Before ANT and non-representational theory there was post-structuralism and the genius of Deleuze (often with Guattari), but his ideas have received scant attention in urban studies (an early though brief exception is Shields, 1996). Deleuze can help us conceptualise world city topologies because he gave much thought to the idea of space-time as folded. Deleuze's poststructuralist philosophy is one where boundaries, scales, and territories vanish through deterritorialization as the world is conceptualised as a living dermis with an infinite bundle of (un)folds and surfaces that make space and time. For Deleuze & Guattari philosophy is akin to the Japanese art of origami - folding, unfolding, refolding (Deleuze, 1993). Their world is one of lines that intersect and weave; "We think lines are the basic components of things and events. So everything has its geography, its cartography, its diagram" (Deleuze, 1995: 33). There are no points in their philosophy (they hate pointillism), rather what would interest them is the lines that make up globalisation and the city; "I tend to think of things as sets of lines to be unravelled but also to be made to intersect. I don't like points .. Lines aren't things running between two points; points are where several lines intersect. Lines never run uniformly, and points are nothing but inflections of lines. More generally, it's not beginnings and ends that count, but middles" (Deleuze, 1995: 160-161). What interests Deleuze are (un)folds, the infinite labyrinth of fold to fold, that produces the world's topology as one of process that overwhelms the fictions of boundaries, limits, fixity, permanence, embedment. What is important to realise, as I come onto ANT, is that all folds are equally important, their are no masters and no servants, ". folds cannot be distinguished in terms of the essential and the inessential, the necessary and the contingent, or the structural and the ornamental. Every fold plays its part: every fold splays 'it' apart. The event of origami is in the (un)folding, just as the gift is in the wrapping: not as content, but as process" (Doel, 1999: 18).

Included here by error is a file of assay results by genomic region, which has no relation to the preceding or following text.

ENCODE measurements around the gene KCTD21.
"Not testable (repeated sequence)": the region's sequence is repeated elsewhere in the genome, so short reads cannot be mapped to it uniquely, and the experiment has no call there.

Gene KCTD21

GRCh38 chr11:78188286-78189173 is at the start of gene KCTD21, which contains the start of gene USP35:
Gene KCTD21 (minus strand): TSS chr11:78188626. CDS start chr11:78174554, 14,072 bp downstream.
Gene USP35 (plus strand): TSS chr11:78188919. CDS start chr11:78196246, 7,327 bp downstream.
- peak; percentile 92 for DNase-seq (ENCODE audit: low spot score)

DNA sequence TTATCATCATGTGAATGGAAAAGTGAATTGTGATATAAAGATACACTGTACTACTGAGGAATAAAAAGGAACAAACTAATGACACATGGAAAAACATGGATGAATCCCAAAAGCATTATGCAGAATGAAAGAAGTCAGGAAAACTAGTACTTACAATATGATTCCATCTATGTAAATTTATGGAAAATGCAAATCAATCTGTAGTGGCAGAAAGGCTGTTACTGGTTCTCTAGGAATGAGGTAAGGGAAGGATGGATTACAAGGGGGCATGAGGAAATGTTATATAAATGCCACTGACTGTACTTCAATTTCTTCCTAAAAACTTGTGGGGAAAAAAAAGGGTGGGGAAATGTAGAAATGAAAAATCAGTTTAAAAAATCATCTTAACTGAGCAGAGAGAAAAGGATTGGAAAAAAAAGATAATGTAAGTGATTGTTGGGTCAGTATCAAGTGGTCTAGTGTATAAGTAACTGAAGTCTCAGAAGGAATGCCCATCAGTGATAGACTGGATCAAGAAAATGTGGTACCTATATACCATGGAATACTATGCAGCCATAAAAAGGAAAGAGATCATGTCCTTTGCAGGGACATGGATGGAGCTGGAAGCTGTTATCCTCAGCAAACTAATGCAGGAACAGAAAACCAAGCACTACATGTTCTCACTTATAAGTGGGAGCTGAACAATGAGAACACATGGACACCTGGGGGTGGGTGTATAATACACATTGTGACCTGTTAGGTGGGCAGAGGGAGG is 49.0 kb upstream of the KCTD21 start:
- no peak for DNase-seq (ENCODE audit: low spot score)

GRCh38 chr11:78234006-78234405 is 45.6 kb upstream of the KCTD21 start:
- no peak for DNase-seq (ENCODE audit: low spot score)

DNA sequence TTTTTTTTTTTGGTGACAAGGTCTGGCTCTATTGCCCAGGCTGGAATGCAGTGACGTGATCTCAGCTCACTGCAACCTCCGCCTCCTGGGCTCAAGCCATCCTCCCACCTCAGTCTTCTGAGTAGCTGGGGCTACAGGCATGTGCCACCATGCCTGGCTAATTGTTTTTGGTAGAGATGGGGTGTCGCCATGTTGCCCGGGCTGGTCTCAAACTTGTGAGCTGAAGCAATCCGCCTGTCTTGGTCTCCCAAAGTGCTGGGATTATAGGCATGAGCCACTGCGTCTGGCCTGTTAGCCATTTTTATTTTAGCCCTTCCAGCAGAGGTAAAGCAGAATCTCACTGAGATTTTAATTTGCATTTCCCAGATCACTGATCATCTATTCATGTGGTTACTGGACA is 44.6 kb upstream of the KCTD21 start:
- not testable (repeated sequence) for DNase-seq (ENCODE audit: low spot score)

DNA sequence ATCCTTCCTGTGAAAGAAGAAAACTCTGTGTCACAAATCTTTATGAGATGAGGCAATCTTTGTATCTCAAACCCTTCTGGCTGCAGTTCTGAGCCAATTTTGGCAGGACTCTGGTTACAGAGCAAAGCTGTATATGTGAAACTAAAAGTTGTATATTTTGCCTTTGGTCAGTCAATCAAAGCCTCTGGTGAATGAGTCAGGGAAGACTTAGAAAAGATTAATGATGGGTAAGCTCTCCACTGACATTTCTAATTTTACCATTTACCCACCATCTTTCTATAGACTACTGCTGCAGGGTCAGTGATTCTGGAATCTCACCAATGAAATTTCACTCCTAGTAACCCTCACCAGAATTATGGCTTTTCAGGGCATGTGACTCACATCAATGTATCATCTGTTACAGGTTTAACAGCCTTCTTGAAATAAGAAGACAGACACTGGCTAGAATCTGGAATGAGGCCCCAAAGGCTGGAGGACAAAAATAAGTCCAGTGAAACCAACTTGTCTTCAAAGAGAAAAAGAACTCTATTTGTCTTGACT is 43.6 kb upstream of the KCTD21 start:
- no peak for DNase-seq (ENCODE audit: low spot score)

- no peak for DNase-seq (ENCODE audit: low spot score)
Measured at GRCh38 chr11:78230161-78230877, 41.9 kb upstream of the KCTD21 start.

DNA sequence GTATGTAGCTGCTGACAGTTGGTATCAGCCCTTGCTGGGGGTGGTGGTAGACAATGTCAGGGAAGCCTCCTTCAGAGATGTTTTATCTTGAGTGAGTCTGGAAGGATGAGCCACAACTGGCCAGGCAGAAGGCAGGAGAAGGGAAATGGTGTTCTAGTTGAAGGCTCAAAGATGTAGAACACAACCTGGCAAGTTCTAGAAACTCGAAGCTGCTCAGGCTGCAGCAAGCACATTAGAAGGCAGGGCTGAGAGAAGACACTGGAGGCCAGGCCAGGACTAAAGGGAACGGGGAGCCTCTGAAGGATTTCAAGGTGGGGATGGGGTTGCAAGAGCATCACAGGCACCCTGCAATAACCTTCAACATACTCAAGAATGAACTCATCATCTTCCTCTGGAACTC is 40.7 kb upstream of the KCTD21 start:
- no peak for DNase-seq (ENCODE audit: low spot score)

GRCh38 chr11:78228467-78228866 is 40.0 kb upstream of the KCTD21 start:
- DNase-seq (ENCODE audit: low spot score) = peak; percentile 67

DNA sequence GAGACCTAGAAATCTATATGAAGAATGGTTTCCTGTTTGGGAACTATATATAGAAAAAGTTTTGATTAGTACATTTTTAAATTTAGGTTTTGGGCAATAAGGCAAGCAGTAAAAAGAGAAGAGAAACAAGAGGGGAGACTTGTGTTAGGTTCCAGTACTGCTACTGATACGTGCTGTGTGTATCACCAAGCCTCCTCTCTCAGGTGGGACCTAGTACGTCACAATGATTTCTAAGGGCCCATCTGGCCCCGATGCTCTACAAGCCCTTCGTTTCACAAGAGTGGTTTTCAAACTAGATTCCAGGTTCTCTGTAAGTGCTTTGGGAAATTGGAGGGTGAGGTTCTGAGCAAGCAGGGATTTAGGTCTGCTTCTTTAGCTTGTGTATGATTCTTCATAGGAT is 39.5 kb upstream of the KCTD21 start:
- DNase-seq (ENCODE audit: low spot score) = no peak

What the folds of Deleuze mean for the issue of propinquity has been taken up by some ANT theorists (eg. Latour, 1993; Law & Hetherington, 2000; Serres with Latour, 1995). They observe that the near and far become less meaningful when a metric theory of space (and time) is rejected in favour of a topological theory where space-time is viewed as folded, crumpled, and multi-dimensional;
"If you take a handkerchief and spread it out in order to iron it, you can see in it certain fixed distances and proximities. If you sketch a circle in one area, you can mark out nearby points and measure far-off distances. Then take the same handkerchief and crumple it, by putting it in your pocket. Two distant points suddenly are close, even superimposed. If, further, you tear it in certain places, two points that were close can become very distant. This science of nearness and rifts is called topology, while the science of stable and well-defined distances is called metrical geometry" (Serres with Latour 1995: 60)
The coordinates of distance and proximity are transformed by a folding, refolding, and unfolding that eschew ideas such as linearity. A topological (see Mol & Law, 1994; Murdoch, 1998), rather than a geometrical, spatial configuration emerges. But if that seems like a rather abstract, remote, and detached portrayal of space then a more accessible rendition can be found in Latour (1997a: 3);